• We communicate through turn signals and brake lights, and almost the only time we hear each others’ voices is on the occasion that we’re yelling a crude remark or expressing frustration (and certainly almost never joy).
  • We are never physically close to each other, needing to leave lots of room to avoid a possible collision that would result in thousands of dollars in damage.
  • We don’t see faces and human interactions; we see brands and driving patterns, learning things like how BMWs and Benzs tend to be reckless, and getting restless when other drivers take time to be thoughtful and careful.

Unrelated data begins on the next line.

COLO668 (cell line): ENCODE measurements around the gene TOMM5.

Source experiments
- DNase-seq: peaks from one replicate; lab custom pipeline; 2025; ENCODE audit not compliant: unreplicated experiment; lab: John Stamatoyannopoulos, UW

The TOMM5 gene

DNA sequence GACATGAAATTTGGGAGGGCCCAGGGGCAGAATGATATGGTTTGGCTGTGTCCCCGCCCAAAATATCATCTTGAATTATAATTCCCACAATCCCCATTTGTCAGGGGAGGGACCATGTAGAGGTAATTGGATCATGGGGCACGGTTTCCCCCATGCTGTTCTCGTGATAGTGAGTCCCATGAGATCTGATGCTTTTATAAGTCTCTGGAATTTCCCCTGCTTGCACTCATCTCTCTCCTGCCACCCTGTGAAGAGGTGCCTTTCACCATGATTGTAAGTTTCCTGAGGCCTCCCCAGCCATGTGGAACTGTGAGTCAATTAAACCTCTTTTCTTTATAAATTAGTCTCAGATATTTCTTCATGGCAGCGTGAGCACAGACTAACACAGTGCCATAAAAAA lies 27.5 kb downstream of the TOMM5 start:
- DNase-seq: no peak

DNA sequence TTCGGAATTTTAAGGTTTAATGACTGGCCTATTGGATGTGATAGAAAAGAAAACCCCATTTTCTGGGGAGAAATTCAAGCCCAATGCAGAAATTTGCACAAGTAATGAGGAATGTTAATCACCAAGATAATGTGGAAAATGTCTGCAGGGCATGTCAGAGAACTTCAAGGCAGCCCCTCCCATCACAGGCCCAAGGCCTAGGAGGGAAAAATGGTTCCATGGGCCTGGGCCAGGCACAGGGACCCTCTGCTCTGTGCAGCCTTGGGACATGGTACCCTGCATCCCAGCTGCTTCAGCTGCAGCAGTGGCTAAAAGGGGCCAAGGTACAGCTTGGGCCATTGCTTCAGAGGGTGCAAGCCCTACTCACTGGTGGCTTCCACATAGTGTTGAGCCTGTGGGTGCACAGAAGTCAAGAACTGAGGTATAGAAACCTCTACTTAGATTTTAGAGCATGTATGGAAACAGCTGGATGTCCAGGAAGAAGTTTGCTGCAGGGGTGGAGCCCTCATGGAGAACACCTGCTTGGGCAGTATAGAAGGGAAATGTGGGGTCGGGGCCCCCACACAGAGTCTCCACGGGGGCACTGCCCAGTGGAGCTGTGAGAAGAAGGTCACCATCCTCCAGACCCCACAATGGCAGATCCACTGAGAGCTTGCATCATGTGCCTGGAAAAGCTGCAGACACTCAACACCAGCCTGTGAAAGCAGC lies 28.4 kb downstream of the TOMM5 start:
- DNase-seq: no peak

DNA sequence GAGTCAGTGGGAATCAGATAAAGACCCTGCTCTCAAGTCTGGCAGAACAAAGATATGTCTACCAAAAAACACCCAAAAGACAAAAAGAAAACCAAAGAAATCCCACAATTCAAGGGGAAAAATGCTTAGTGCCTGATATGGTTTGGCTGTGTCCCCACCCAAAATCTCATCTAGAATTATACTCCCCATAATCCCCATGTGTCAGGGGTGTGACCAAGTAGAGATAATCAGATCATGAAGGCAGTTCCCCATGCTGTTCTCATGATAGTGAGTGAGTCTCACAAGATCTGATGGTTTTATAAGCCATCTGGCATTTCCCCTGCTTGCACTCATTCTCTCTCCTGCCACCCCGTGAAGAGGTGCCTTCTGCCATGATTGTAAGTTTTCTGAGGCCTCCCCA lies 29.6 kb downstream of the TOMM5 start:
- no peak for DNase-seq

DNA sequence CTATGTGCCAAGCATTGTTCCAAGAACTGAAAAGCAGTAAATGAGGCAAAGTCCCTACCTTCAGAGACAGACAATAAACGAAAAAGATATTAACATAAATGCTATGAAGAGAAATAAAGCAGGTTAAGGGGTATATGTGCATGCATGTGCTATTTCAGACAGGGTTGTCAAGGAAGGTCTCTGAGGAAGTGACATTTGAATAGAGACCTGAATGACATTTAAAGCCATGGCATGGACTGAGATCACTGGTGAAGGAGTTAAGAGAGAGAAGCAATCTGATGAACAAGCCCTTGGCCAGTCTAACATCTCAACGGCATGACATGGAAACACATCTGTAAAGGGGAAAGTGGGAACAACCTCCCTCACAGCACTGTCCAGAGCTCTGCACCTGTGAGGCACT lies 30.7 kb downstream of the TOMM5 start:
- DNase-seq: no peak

• We get upset at the inconvenience of someone walking across a street or biking ahead of us, even as their choices mean fewer cars traveling on the street.
  • We want wider streets and faster speeds, with as much space between us and others as possible.

If you were to create a technology with the intention of turning a socially-inclined species against itself, you could hardly do better than the automobile. Neighbors get upset at the prospect of a new local attraction. Shipping interests support efforts that displace thousands from their homes. And people just going to and from work feel empowered to organize in opposition to any effort to save lives and spare many others from a lifetime of medical bills and bankruptcy.

Early in its infancy, the automobile was viewed as an affront to humanity.